Sophia stood at the entrance to the railway tunnel watching the flares fall. It was the most beautiful sight she had ever seen, the buildings, reflecting sea, all enveloped in a shimmering silvery glow. She could not help feeling that it was a show being put on especially for her benefit, though perhaps someone else was watching too. God? Perhaps that was who this show was really for, not her, she was just part of the entertainment.
"Sophia! Come away from there this instant!"
It was her mother, hysterical and in tears. "But Mama, it's so pretty."
"Foolish child." Her mother slapped her face, grabbed her by the hand and led her back inside. Sophia wailed, not because of the sting of the slap but because the spell of the pretty light had been broken, leaving only the darkness of the tunnel.
"Be quiet, Sophia," her mother chided, leading her back to where her sister sat huddled with some others, her mother who in her youth had won a Greta Garbo look-alike contest and a ticket to Hollywood but hadn't been able to accept it because of her parents' fear that she would somehow become a victim of the Black Hand if she went to America. Bombs started falling, making the ground shake and dirt fall from the roof.
"Close one," the widow Lucha commented unnecessarily. "Sometimes I wonder if it would be better to take our chances outside, rather than risk being buried in here."
"Better for you, perhaps," said Mario, a deserter hiding from German conscription like all the other young Italian men. "No bomb would dare land on you. Go ahead, try your luck."
"It is the end of the world," said an old priest who Sophia did not know. "God is punishing us for our sins."
"Pah," said Sophia's mother. "This war will end and we will get on with our lives. I know this because my daughter Sophia is going to become a movie star."
Everyone laughed. "Movies," Mario spat. "We're in danger of getting blown to hell, and she's talking about the movies. Perhaps this is just a movie we're in now, eh? Makes as much sense as anything."
Sophia listened to a couple making love in the darkness, oblivious in their passion. Sound was the predominant factor in this environment, along with smells, such as the smell of cigarettes, rotting food, unwashed bodies. It all seemed like a mad dream that couldn't possibly be true but also could hardly be otherwise, and Sophia couldn't escape it.
"Miss Loren? Miss Loren?"
Sophia woke up. It was Muammar. She had dozed off in a chair in the hotel's lobby after finding the card game Rossano had spoke of, but not their director or Mr. Wayne. She hadn't told the card players, a half-dozen members of the cast and crew, why she was looking for Mr. Hathaway and the Duke because she hadn't wanted to cause a panic just yet. She had decided to wait for Rossano and had dozed off, once more to dreams of her war-torn childhood. Would they never leave her alone?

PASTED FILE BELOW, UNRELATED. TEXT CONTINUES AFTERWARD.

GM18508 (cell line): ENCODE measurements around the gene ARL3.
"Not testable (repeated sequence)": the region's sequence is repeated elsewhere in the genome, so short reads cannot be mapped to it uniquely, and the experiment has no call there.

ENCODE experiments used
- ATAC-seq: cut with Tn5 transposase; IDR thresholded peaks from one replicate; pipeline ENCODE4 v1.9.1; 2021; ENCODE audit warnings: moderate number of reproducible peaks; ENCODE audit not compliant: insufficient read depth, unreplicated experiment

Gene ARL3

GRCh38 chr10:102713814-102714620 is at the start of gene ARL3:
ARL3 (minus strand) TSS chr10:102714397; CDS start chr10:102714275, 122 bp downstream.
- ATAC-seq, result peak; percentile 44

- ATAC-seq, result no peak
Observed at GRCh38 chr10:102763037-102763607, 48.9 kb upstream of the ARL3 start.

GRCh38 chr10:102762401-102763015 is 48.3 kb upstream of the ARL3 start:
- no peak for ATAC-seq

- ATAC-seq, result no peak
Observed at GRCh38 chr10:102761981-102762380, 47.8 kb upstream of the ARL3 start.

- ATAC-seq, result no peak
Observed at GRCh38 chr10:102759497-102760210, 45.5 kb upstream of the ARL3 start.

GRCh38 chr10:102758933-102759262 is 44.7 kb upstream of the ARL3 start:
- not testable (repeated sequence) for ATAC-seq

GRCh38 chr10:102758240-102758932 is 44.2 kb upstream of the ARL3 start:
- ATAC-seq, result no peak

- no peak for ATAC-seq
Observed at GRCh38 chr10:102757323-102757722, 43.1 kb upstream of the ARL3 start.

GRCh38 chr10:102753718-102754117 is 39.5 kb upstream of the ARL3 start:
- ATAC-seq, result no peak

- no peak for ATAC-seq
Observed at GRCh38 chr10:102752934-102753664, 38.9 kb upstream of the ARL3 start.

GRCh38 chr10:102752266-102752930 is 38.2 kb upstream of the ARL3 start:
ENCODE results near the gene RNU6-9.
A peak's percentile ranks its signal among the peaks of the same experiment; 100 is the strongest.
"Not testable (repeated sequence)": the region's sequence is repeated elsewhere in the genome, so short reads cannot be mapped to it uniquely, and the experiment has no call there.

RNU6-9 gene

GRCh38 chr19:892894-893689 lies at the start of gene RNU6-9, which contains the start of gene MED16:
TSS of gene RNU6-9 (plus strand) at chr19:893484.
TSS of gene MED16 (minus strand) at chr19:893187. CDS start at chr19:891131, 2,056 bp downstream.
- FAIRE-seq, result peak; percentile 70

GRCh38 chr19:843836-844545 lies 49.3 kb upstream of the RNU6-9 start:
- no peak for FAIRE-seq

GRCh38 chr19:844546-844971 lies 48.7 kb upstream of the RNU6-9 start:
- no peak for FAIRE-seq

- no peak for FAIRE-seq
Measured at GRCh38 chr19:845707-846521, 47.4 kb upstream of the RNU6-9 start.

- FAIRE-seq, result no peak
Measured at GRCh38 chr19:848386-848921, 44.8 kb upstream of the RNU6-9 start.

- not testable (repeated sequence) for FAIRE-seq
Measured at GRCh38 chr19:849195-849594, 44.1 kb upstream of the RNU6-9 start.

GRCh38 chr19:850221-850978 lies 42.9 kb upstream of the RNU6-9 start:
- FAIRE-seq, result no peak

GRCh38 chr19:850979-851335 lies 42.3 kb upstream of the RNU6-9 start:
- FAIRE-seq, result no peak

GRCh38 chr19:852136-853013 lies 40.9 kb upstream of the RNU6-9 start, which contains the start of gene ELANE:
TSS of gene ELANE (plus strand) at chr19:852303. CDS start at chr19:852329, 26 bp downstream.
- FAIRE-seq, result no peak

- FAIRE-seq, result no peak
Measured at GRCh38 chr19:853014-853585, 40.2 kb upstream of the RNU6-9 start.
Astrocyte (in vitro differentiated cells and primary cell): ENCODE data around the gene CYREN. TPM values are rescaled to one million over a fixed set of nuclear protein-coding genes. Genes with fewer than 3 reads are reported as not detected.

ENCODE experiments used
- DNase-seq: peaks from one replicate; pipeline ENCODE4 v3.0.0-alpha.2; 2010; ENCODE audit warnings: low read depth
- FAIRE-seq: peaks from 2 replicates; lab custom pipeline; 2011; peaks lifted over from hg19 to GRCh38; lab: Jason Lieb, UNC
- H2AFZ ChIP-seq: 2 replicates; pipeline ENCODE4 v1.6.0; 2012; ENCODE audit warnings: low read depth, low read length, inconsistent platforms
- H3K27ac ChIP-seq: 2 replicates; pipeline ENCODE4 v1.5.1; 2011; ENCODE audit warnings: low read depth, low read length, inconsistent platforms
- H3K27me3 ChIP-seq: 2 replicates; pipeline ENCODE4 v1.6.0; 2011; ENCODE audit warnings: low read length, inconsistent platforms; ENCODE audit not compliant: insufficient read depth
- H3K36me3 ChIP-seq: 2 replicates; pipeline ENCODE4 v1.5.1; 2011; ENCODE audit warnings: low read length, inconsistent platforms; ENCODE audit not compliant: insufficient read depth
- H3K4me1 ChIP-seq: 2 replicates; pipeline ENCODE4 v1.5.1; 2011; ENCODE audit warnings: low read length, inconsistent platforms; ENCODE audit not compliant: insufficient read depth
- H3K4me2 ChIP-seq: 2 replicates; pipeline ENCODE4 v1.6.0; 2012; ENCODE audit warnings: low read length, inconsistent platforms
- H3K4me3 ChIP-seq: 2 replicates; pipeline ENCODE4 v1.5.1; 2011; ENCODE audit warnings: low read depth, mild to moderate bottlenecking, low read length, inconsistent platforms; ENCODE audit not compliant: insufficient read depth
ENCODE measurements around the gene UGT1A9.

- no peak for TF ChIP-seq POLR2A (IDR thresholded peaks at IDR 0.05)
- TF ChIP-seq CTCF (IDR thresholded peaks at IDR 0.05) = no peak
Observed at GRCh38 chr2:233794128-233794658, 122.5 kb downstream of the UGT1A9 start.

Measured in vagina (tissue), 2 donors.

"Muammar, have you seen Mr. Wayne anywhere since I left you? I lost him."
"Yes. In the desert outside of Ghadames. He was talking to someone."
"I don't know. I could not see anyone."
"You mean---he seemed to be talking to himself?"
Sophia's heart sank, remembering what Rake\Drinkwine had told her about Mr. Wayne being dosed, or drugged. "Is he still there, in the desert?"
"No. I don't know where he is now."
Sophia tried to think. What should she do? This was not a situation she had ever expected to have to deal with as a movie star. "Do you know of any other place in town like your uncle's where Mr. Wayne could have gone?"
Muammar's frown returned. "There is another place that is even worse. It is a place of the devil."
"Will you take me there? Mr. Wayne has been given a dangerous drug without his knowledge. That's why he's acting strangely."
Muammar sighed. "I will take you. But only because Allah instructs us to help those in distress."
They started to go when Sophia remembered Rossano. "I have to leave a note for someone. Do you have a pencil and paper?"
Muammar went to the front desk and returned with a pad and pencil. Sophia started her note, then realized that she didn't know where she and Muammar were going. "What's the name of this place?"
"I don't know. I'm not sure it has a name."
"Can you tell me where it is?"
"It is past where Rashid the one-eyed beggar lives, if that is of any help to you."
"Are you leaving this note for a foreigner?"
"Yes, Rossano Brazzi. He's in the movie that Mr. Wayne and I are making too."
"Just tell him that you are going to the place of evil besides Abdullah's and he'll know what you mean."
"Are you sure?"
"It would not surprise me if he was already there. It has become a favorite spot for the unbelievers, like from the oil companies."
"They have sent men looking for the oil they believe is hidden underneath our desert. They want to exploit our wealth, which under our corrupt rulers they will be allowed to do freely. Right now you westerners have the upper hand in such matters, but I swear by Allah that that will change."
"Why are you smiling?" asked Muammar.
"You are such a serious young man. Hasn't anyone ever told you that before?"
"No. Is there something wrong with that?"
"No, it's just funny for someone as young as you to be so serious all the time."
"It just is. What do you do for fun?"
"Study the Koran and the writings of Gamel Abdul Nasser."
Sophia wrote a note for Rossano which she hoped made sense, and taped it to the outside of the hotel's front door, Muammar providing the tape. Then they left the hotel, Sophia quickly losing her bearings again in the unlit, winding pathways. "Have you ever been to this place?" she asked Muammar.
"Then how do you know it is worse than your uncle's?"